Thousands wine up and wave at Caribana carnival
Thousands gathered in downtown Toronto on Saturday to take in the sea of colours and the rhythmic beats that make up the city's annual Caribana parade.
The sun was beaming throughout the day as Torontonians and tourists from all over the world attended one of the city's most popular outdoor parties.
The festivities kicked off early Saturday afternoon with a ribbon-cutting ceremony featuring Peter Kent, minister of state of foreign affairs and federal NDP leader Jack Layton.
But it was the intricate and grandiose constumes that caught everybody's attention.
Some costumes needed the help of wheels to move along the parade route as they reached about five metres in height. Skimpy costumes ordained with beads and feather headdresses were also popular among the 15,000 participants who shimmied their way down the parade route on Lake Shore Boulevard..
Layton and his wife, MP Olivia Chow, got into the spirit and dressed in multicolour outfits dancing along to the thumping Soca music.
However, some revellers said they angry about the latest addition to the parade -- a seven-foot high fence that blocked in observers at the side of the road. In some sections the fence measured 12-feet high.
"It's like we're in jail," said one unhappy guest.
Several people were seen trying to climb on top of chairs to get a better view.
One woman who said it was her first time at the parade said she was disappointed because she wasn't able to take good pictures because of the fence.
"If they keep doing this I don't think they're going to get much people coming ever year," she said.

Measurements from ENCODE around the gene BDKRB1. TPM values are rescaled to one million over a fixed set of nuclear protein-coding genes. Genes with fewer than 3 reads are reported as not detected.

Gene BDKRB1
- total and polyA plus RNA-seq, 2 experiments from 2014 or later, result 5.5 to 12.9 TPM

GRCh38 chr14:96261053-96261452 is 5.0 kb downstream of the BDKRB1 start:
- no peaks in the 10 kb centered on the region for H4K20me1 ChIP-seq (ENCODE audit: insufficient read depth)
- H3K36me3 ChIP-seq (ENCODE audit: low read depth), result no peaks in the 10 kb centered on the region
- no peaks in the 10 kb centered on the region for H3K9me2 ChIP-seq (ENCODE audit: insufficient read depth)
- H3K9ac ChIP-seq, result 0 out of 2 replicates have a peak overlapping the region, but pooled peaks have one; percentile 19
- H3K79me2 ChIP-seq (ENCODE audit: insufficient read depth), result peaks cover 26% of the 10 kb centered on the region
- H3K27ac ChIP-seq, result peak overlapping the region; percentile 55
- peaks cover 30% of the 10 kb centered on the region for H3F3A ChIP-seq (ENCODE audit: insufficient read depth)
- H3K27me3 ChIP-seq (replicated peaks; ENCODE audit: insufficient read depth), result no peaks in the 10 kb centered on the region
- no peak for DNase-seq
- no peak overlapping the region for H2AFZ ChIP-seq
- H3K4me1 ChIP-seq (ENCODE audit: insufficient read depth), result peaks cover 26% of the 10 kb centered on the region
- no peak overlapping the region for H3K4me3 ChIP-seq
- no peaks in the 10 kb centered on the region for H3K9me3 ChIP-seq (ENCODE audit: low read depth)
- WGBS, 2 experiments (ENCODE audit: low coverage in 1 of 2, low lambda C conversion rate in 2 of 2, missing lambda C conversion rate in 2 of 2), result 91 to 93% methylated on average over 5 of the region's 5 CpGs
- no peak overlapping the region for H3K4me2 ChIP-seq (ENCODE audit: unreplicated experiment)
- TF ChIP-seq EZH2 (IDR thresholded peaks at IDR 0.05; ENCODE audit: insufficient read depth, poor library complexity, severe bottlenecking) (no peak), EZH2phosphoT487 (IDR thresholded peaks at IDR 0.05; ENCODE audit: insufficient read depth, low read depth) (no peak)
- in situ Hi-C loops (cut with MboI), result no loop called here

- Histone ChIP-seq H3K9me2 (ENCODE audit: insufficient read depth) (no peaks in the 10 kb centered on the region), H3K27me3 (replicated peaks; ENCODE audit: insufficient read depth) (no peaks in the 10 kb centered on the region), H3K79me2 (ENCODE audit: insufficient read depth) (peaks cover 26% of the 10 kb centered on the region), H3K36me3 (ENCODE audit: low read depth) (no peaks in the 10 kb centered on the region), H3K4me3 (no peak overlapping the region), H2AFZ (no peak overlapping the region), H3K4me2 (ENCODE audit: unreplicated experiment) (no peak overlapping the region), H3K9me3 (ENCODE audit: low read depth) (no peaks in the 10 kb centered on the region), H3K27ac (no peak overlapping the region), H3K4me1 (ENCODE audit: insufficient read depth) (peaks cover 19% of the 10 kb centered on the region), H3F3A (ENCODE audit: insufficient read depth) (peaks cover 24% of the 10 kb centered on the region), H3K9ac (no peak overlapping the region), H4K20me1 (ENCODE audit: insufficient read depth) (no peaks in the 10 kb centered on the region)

At one point, spectators managed to unlink a section of the fence and hundreds began pouring into the parade route until police managed to get the crowd back under control.
Caribana, a week-long celebration feting Caribbean culture, attracts visitors from all over the U.S. as well as the Caribbean islands. The parade typically brings in about one million people to the city, giving a significant boost to the Toronto's economy.
"They come here for a long period of time and spend money on bars, supplies, costumes...it's a lot more than just paying for a hotel room," said Caribana organizer Stephen Weir about the event's financial contribution to the city.
Toronto Tourism has made promoting Caribana a priority this year, spending $417,000 to market the event in the U.S.
The festival has had some dark moments over the years. In 2003, Terrence R. Ali was beaten to death hours after attending the parade.
His mother Moonie Ali participated in the Caribana parade this year by riding in a Crime Stoppers car, taking advantage of the opportunity to raise awareness for the victims of violence.